- Mobile phones: different screen sizes, resolutions, speed and camera resolutions.
- Cars: different engines, paint quality, interior fittings.
- Hotel rooms: different sizes of room, different types of bed, suites, rooms with or without a view.
The advantages of product-line pricing are:
- Buyers can adjust their purchases to suit their pocket and their requirements without having to go to a different supplier.
- People like reference points when choosing. The basic car at a relatively low price can attract interest. That sets the entry level price for a new car (and provides some price justification), then buyers can decide whether to trade up to a better model possibly concentrating on the price increments rather than the total price.
- People like choice. If only one level of trim and engine were offered you would certainly look elsewhere before choosing.
- The increase in price between a basic model and a better model is usually much greater than the increase in costs needed to make the better model. This allows sales staff to profitably up-sell the better model.
Most people like bulk-buy deals as they see a way of saving money. For example, buy one and get 50% off the second.
Volume discounts are often used in business-to business sales as larger purchases create economies of scale for the seller (one large shipment to a customer is cheaper to organise than two small ones). This also has the effect of increasing the supplier’s market share.
In turn, retailers benefit from the cheaper prices and they may decide to pass on this discount to their end customers. Retailers’ lower purchase costs mean that they maintain their profits even if they charge lower prices to their customers. You may have seen large supermarkets (who are able to negotiate large volume discounts) offering goods more cheaply than their smaller competitors. If the supermarket can offer very keen prices then more customers will enter their stores and probably make other purchases there too.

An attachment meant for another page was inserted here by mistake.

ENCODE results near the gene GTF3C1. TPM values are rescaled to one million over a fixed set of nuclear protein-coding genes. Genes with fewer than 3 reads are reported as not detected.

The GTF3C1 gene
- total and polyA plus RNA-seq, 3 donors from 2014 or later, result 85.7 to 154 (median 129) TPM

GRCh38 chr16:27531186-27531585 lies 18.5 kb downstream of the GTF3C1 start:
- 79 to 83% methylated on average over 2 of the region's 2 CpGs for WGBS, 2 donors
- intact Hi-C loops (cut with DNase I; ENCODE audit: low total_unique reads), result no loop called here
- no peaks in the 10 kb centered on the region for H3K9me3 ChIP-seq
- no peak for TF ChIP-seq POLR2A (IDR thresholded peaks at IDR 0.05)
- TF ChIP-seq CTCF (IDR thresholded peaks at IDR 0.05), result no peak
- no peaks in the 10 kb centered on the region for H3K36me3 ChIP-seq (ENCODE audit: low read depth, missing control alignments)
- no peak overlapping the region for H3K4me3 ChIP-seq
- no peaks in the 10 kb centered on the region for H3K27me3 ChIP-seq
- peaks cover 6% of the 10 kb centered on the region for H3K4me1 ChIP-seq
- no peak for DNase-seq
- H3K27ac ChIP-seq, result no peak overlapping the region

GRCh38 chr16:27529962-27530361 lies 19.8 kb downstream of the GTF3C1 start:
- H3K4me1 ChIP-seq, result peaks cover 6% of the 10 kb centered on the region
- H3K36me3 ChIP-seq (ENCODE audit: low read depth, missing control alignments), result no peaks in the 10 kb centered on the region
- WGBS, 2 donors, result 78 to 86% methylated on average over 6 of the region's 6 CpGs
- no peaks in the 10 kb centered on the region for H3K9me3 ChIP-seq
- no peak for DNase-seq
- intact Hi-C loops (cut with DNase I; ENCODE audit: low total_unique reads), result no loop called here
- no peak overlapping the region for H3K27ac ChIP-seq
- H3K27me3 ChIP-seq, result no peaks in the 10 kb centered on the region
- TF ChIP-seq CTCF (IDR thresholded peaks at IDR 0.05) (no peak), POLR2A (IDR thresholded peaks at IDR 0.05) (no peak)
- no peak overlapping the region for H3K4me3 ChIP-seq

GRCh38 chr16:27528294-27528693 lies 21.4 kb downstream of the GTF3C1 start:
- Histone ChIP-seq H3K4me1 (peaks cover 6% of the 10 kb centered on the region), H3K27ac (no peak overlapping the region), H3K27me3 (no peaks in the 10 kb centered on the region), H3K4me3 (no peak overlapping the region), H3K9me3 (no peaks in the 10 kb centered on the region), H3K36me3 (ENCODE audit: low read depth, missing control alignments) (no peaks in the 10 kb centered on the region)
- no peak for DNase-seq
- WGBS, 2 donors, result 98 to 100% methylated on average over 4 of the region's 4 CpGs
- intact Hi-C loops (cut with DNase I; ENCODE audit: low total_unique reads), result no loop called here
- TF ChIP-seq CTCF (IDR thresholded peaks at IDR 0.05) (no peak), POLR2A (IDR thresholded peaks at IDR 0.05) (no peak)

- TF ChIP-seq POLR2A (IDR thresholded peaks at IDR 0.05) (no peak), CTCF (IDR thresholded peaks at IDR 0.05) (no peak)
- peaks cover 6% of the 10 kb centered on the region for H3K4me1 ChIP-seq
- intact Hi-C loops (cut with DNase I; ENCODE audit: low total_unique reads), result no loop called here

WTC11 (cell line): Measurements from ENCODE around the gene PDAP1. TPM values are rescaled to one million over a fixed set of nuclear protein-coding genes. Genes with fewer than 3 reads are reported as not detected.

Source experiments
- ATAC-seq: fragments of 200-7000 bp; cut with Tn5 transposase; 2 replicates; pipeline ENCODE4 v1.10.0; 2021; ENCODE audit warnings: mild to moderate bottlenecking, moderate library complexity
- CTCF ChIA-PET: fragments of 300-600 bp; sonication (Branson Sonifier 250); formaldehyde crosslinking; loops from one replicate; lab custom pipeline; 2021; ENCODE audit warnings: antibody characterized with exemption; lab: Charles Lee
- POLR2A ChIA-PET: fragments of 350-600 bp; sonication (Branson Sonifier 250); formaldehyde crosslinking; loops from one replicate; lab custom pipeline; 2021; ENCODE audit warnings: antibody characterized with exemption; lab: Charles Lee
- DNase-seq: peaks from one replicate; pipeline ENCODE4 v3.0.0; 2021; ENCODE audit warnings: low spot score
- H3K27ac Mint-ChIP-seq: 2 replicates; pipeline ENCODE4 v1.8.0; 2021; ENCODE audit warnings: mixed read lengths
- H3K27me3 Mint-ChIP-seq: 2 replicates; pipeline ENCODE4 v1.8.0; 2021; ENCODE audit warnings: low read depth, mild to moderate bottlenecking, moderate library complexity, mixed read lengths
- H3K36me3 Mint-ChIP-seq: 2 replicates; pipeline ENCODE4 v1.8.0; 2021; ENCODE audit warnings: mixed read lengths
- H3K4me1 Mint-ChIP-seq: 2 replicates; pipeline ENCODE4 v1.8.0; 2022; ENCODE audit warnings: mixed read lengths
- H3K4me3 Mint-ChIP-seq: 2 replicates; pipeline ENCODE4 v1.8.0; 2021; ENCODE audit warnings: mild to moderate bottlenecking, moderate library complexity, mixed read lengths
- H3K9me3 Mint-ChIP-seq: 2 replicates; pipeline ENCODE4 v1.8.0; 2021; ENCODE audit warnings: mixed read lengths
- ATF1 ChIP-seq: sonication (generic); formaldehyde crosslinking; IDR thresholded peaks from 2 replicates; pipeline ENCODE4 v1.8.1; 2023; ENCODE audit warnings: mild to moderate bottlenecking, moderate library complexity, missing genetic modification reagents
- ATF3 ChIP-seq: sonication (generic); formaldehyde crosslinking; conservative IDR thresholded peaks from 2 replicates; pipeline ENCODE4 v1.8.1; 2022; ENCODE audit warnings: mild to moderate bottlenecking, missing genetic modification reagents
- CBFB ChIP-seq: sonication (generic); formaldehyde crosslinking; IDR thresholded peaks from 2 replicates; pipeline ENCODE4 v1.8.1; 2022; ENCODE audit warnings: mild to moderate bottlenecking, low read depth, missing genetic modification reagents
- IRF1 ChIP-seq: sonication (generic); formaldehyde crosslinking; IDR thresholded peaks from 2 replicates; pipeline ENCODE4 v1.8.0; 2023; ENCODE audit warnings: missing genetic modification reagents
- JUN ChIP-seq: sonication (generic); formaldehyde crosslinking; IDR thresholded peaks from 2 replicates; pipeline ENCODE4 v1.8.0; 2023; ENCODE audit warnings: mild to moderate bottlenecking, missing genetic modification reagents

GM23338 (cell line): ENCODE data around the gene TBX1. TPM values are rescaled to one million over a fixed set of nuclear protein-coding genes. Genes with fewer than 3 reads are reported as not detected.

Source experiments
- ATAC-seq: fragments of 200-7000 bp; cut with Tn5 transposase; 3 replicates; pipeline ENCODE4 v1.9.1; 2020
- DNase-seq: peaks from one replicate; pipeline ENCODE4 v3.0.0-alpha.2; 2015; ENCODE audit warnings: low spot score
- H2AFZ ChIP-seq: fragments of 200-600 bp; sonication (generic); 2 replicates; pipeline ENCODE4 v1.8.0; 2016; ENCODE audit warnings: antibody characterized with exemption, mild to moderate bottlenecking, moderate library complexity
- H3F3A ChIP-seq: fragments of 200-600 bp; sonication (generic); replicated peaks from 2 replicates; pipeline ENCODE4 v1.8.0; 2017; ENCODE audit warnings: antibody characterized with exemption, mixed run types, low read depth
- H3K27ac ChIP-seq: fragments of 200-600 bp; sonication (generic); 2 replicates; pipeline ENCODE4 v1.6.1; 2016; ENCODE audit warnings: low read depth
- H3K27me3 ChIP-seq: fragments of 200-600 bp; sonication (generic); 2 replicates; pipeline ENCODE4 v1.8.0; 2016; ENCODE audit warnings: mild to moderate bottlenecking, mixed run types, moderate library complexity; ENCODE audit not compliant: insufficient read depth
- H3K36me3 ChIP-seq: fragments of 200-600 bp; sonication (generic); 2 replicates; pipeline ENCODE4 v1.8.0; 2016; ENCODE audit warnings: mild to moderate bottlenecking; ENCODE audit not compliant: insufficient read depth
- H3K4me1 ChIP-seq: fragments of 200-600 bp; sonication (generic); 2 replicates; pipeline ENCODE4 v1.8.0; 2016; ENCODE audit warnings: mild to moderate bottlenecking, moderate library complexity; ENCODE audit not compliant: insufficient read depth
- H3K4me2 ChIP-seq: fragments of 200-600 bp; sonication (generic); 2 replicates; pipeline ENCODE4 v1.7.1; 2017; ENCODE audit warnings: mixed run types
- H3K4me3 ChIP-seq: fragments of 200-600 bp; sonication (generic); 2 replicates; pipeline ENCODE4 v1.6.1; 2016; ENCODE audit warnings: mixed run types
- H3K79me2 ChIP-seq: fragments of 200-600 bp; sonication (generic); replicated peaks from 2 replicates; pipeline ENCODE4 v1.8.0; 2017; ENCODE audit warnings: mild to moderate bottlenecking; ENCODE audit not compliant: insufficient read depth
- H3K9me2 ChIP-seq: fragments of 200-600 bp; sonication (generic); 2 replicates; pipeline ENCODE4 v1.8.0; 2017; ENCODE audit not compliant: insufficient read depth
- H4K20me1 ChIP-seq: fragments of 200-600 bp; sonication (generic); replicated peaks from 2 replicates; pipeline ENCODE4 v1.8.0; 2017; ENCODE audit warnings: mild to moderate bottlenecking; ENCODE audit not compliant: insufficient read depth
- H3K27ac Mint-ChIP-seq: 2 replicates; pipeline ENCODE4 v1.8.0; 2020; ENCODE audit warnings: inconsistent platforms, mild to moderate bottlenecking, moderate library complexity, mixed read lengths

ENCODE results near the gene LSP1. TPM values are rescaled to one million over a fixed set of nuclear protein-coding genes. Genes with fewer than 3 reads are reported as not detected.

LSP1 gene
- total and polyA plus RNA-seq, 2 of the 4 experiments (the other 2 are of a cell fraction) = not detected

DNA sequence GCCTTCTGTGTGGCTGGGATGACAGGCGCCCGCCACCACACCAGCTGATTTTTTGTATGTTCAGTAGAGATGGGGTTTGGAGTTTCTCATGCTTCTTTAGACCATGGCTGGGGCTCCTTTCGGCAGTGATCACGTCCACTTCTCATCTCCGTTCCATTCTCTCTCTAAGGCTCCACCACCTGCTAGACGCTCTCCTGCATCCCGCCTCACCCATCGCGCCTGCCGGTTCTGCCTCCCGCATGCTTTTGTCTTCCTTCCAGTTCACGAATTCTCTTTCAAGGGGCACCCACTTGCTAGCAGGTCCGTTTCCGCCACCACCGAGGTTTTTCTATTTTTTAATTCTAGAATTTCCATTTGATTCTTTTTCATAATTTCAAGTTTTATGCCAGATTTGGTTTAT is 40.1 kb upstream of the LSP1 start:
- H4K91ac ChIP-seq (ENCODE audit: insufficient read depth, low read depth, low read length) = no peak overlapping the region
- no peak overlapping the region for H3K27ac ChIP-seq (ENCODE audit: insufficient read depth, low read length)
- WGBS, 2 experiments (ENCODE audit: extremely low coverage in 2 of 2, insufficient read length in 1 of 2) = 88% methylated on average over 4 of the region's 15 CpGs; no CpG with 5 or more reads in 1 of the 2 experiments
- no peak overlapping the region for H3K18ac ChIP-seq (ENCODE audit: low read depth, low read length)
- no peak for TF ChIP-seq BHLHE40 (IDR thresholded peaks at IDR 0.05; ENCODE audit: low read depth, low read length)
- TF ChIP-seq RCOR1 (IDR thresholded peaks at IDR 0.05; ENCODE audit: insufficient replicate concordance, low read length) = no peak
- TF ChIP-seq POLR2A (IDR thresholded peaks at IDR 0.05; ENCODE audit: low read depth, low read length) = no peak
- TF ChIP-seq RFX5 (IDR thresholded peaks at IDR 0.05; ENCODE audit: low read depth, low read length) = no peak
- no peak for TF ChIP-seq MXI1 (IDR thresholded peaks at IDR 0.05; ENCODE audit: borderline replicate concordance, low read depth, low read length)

Price discrimination means offering the same goods in different markets at different prices.
- Pharmaceuticals priced radically differently in different countries depending on the wealth of each country’s patients or health services.
- Advance purchase tickets for travel often cost much less than walk-on fares. Here, the two markets are people who can plan in advance and those who must travel unexpectedly.
- In the USA electrical and photographic goods are often sold much more cheaply than, say, in the UK. Often if an item cost $100 in the USA it will cost about £100 in the UK.
What the sellers are trying to do is to maximise their profits in each country. As explained in the first pricing article, profits are maximised when marginal revenue equals marginal cost so sellers adjust their prices in each market to achieve this.
For the scheme to work, it needs to be difficult for goods sold in the cheaper market to be bought there then transferred to the more expensive market, either for the buyer’s personal use or to be sold on at a profit. So, for example, pharmaceuticals that have identical chemical formulae will have different brand names, colour, shape and regulatory approval so that patients will feel nervous about using irregular (grey) imports. Similarly, electrical goods bought in the USA may not work so well elsewhere because they might require the USA voltage of 110, electricity frequency of 60Hz and will come with a different electrical plug. Price discrimination works very well in service industries.
Pricing can be a fascinating area. Whereas, apart from commodities, many costs are within accountants’ control, pricing goods means interacting with suppliers, customers, the economy and competitors. It is rarely completely clear that the correct price is being charged for long-term profit maximisation. Even if the ‘correct’ price were being charged today, it is unlikely to be stable: new products, production technology, competitors and changes in customer taste will ensure that pricing decisions have to be continuously revisited.
Written by Ken Garrett, a freelance lecturer and writer